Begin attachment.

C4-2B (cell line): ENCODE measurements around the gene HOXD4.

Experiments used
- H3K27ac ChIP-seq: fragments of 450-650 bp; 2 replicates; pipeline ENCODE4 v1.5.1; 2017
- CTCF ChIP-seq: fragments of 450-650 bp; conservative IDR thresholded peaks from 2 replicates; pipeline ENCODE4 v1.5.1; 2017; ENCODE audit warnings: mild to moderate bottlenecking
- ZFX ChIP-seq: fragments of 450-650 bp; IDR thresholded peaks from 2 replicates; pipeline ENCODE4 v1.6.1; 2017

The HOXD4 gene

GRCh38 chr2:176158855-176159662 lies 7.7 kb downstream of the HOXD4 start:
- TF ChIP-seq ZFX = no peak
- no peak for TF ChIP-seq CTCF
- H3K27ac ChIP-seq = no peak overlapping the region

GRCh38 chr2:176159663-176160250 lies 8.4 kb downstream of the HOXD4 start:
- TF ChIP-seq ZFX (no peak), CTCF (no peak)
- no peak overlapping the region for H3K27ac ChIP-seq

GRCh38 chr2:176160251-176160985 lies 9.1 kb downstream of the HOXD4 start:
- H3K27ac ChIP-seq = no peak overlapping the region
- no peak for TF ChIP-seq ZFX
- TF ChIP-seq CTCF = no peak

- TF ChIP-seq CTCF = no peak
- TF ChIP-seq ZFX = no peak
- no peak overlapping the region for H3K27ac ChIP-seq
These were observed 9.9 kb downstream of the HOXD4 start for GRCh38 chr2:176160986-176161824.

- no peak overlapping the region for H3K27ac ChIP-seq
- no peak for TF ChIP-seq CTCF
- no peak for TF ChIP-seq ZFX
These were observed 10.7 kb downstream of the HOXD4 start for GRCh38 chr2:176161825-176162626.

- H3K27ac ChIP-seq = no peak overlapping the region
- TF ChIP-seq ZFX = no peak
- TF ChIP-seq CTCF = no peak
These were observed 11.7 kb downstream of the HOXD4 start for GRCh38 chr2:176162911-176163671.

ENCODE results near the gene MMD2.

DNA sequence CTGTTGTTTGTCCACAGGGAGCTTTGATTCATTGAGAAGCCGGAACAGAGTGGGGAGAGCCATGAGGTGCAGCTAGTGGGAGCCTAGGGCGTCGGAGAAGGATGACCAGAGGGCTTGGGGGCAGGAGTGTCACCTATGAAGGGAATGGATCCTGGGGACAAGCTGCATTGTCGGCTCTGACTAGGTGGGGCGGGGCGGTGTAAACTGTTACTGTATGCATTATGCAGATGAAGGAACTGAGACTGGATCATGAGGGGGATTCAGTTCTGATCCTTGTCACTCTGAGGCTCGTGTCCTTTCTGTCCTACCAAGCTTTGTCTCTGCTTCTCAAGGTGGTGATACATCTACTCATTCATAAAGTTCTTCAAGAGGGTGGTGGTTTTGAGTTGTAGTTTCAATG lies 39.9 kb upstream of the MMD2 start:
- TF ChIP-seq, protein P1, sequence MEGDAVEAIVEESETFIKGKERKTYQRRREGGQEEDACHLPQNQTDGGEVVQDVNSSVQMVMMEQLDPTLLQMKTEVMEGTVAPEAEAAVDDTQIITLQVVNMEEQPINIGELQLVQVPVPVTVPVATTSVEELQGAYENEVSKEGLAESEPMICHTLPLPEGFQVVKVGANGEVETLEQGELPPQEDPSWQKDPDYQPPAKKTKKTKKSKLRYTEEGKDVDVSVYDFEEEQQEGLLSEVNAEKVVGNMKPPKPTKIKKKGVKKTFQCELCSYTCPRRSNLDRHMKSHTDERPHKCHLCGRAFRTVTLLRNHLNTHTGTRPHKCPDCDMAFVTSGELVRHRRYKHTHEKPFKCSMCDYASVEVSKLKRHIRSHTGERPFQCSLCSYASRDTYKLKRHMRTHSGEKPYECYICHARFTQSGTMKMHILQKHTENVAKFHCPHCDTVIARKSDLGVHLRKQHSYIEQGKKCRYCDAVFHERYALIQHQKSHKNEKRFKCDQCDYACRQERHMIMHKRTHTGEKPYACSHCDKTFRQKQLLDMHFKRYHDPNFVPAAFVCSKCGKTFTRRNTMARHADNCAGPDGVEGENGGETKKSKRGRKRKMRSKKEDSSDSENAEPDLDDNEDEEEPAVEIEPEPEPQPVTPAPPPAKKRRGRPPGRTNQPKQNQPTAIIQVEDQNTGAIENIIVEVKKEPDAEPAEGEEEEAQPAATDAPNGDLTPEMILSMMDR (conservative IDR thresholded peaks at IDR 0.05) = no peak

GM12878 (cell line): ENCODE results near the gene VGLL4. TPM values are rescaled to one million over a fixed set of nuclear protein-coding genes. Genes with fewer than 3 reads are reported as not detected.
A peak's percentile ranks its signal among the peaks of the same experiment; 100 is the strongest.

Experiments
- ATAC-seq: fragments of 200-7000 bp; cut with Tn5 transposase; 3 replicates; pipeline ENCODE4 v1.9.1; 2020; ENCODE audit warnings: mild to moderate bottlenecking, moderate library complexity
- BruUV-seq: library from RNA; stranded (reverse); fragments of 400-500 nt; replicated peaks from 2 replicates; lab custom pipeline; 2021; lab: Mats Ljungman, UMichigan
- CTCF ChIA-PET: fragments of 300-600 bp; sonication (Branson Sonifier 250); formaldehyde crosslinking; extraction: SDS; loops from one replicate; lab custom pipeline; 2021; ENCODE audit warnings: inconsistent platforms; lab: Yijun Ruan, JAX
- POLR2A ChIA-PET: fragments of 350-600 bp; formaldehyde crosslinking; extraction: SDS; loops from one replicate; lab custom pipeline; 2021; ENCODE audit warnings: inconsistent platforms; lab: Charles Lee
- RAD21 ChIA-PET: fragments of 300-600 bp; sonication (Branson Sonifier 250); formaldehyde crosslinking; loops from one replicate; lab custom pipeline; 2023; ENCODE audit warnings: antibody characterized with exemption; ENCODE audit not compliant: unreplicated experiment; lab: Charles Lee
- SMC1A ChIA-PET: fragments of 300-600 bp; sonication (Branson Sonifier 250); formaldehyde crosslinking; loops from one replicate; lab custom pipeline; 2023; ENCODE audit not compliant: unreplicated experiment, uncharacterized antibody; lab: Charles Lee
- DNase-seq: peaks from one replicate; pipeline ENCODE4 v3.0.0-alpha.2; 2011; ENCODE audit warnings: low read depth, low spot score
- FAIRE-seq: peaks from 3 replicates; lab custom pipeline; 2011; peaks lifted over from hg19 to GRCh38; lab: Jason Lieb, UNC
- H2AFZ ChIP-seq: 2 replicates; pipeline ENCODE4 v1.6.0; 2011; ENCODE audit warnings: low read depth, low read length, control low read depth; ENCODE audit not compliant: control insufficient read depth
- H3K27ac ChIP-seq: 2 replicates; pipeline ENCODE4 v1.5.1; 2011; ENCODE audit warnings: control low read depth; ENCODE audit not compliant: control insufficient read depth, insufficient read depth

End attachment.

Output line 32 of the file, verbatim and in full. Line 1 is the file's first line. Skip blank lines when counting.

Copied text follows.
- TF ChIP-seq, protein P1, sequence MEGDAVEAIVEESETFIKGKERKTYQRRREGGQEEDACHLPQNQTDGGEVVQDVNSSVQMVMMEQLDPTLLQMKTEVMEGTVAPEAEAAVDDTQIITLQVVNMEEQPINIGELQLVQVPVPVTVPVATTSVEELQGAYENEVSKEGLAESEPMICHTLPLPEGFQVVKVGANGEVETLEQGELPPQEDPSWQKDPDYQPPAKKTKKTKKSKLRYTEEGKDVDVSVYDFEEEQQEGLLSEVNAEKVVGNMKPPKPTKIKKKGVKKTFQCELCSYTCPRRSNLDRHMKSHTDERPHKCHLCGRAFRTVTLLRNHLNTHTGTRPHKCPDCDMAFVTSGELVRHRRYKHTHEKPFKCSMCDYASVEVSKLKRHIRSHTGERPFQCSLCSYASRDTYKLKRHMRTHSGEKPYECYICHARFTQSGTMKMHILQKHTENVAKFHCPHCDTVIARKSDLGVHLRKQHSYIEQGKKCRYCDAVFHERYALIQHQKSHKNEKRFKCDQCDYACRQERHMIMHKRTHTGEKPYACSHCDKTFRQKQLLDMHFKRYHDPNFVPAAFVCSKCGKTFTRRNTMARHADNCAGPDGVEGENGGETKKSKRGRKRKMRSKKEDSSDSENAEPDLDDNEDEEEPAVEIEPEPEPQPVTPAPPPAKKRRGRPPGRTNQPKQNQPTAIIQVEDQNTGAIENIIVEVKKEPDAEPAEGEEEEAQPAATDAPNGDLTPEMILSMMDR (conservative IDR thresholded peaks at IDR 0.05) = no peak